Star Gooseberry Tips

Print this entry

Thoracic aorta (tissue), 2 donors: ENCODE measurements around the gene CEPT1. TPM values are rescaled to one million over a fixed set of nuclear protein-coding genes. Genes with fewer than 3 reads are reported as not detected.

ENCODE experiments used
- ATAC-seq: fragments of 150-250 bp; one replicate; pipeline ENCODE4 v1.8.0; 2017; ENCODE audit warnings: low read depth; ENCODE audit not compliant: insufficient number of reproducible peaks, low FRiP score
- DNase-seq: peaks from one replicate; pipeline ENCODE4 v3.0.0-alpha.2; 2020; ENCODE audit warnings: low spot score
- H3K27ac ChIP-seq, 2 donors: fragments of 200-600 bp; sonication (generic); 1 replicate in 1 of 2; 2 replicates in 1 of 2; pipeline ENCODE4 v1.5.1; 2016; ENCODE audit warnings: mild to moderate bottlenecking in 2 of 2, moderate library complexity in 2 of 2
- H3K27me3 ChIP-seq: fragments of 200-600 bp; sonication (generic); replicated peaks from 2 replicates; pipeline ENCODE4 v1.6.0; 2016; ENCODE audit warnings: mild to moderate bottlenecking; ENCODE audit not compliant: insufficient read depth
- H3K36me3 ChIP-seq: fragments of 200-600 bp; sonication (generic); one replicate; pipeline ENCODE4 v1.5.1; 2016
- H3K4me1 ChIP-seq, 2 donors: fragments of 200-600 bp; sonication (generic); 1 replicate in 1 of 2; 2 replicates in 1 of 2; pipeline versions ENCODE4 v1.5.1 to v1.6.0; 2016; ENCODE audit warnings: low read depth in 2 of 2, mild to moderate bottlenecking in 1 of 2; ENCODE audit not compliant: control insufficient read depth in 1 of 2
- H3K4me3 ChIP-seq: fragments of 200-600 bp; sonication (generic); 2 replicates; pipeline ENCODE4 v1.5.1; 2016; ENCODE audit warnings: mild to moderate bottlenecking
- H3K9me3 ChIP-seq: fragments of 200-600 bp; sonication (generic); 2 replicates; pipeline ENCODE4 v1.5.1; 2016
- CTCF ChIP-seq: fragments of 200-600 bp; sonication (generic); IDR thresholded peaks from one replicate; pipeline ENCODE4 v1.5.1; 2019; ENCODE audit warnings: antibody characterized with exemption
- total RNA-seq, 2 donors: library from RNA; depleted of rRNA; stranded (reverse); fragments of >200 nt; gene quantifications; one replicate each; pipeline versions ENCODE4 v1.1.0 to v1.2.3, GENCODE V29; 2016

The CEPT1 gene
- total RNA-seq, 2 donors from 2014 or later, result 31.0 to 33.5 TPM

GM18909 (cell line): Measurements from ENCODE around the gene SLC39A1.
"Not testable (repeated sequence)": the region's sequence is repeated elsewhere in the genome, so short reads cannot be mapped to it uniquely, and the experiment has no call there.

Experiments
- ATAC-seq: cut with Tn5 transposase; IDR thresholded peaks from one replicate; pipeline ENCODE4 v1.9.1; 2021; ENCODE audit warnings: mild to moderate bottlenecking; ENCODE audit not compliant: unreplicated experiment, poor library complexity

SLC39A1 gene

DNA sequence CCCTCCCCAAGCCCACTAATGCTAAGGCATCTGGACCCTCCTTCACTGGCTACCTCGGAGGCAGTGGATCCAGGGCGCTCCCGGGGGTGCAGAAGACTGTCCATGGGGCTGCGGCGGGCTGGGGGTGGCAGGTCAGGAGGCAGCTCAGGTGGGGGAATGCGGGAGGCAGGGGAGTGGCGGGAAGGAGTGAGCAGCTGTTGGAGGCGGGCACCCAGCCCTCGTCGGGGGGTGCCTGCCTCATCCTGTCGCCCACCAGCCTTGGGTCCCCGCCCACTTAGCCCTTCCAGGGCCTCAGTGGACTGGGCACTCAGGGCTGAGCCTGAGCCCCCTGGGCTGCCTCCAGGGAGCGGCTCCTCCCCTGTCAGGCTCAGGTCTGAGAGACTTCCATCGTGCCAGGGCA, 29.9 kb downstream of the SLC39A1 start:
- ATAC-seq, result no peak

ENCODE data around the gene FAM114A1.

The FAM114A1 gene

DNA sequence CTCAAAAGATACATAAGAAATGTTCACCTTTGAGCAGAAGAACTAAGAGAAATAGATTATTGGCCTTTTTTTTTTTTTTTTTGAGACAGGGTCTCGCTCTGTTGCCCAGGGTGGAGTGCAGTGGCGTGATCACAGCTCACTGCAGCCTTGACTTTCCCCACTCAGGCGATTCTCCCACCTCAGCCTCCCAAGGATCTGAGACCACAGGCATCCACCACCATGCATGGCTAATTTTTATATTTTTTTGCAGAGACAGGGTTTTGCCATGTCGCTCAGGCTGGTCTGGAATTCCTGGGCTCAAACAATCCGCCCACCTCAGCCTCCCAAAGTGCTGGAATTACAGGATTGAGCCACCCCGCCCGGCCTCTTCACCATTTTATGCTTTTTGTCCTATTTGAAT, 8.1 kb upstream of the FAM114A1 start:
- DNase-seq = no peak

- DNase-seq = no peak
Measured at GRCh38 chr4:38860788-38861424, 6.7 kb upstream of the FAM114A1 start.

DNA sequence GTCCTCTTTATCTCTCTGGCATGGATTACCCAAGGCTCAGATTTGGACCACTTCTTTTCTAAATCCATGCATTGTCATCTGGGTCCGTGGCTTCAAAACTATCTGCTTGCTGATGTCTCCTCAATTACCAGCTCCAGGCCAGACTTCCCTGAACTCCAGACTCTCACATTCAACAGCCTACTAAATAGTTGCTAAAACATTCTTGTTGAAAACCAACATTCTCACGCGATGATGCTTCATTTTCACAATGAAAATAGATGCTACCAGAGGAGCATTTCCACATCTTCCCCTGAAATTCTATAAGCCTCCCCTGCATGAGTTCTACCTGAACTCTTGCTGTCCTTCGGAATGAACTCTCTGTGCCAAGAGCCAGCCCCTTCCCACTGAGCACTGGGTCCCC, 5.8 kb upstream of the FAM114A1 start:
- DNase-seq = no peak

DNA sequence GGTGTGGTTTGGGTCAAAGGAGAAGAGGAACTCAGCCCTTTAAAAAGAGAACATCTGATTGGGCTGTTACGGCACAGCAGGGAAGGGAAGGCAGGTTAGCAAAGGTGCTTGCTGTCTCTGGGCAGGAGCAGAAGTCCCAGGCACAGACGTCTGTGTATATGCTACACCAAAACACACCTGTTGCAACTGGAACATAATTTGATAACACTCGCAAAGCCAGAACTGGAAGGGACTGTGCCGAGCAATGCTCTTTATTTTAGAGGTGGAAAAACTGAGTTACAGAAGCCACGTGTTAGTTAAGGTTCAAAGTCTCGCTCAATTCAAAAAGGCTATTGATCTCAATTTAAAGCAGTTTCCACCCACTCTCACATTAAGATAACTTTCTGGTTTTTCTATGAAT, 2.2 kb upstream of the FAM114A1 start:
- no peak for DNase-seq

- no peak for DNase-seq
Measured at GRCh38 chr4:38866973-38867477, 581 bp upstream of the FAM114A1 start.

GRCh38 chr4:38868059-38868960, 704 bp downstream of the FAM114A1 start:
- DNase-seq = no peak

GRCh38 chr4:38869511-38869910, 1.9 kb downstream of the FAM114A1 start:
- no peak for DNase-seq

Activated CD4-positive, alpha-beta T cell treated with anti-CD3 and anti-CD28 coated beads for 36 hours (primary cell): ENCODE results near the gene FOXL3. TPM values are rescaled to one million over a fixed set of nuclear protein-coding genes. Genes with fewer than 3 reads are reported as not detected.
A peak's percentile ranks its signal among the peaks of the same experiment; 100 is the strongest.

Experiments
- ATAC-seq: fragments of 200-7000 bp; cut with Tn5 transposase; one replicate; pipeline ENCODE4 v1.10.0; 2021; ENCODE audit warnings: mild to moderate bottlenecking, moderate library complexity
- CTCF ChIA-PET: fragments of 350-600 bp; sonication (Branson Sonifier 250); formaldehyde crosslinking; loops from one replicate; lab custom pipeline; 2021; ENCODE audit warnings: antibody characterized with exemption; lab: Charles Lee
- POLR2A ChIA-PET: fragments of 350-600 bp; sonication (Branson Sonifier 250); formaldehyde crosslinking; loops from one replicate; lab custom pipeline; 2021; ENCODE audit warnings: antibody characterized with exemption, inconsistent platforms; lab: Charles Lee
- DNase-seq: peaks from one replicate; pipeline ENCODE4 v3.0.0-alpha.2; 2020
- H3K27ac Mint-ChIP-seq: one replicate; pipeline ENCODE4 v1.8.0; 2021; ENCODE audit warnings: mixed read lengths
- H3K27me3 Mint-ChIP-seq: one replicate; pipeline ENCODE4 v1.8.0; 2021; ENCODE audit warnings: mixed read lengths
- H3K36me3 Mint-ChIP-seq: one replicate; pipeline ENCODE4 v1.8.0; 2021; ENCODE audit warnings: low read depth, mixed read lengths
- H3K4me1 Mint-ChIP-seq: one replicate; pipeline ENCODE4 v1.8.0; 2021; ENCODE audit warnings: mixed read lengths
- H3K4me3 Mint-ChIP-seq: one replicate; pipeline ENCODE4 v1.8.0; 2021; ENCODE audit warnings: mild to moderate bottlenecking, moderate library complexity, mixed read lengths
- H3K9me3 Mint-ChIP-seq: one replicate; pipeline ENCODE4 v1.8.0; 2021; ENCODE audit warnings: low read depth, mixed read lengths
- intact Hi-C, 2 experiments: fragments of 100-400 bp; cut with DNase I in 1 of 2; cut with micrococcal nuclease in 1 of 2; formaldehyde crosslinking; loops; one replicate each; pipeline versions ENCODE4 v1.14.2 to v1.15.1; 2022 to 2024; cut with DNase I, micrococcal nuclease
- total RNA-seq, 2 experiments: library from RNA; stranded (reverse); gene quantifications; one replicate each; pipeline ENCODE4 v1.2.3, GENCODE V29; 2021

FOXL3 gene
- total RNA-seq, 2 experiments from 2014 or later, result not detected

From Wikipedia, the free encyclopedia, the common name Star gooseberry actually refers to two distinct species of plant: Phyllanthus acidus, the Otaheite gooseberry and Sauropus androgynus, the Katuk. Also known as Tahitian Gooseberry, this curious and ornamental small tropical tree features a bushy crown, red flowers and abundant waxy yellow fruit. It is native to India and Madagascar where it is popular for its medicinal values and as an ingredient in sweet relishes and preserves. Its popularity has spread it widely throughout Asia and the Pacific and occasionally spotted throughout Central America. The young leaves are also cooked as a green. While tolerant to most soil types, it prefers moist sites in the full sun in the sub/tropics. Phyllanthus Acidus is an evergreen deciduous tree up to 25-30′ high and belongs to the family of Euphorbiaceae. `Phyllanthus’ is derived from Greek word that means flower on the leaves, `acidus’ on account of the acidity of the fruit. The leaves are compound, 14″ to 25″ long and crowded at the ends of the branches. The leaflets are 2″ – 3″ long by 1″ wide, alternately arranged along with branchlets, ovate. Flowers are very minute in pale white and have short dense spike like clusters arising from nodules along the branches. Clusters of fruit resemble minute mulberries and are pendulous in small clusters from the branches. They are round or slightly flattened with five shallow ribs. It is propagated by seed. It is a native of Malaya and Madagascar and frequently grown in India for its acid fruit. Star gooseberry chewed along with salt is a remedy for nausea and vomiting and also gives appetite. It can be preserved as jams. The flowers and produces fruits twice a year. Megan Osmond says to stew with apple and lots of sugar and it will taste like stewed Rhubarb.    Ref:  www; Daleys; Chitra Radhakrishnan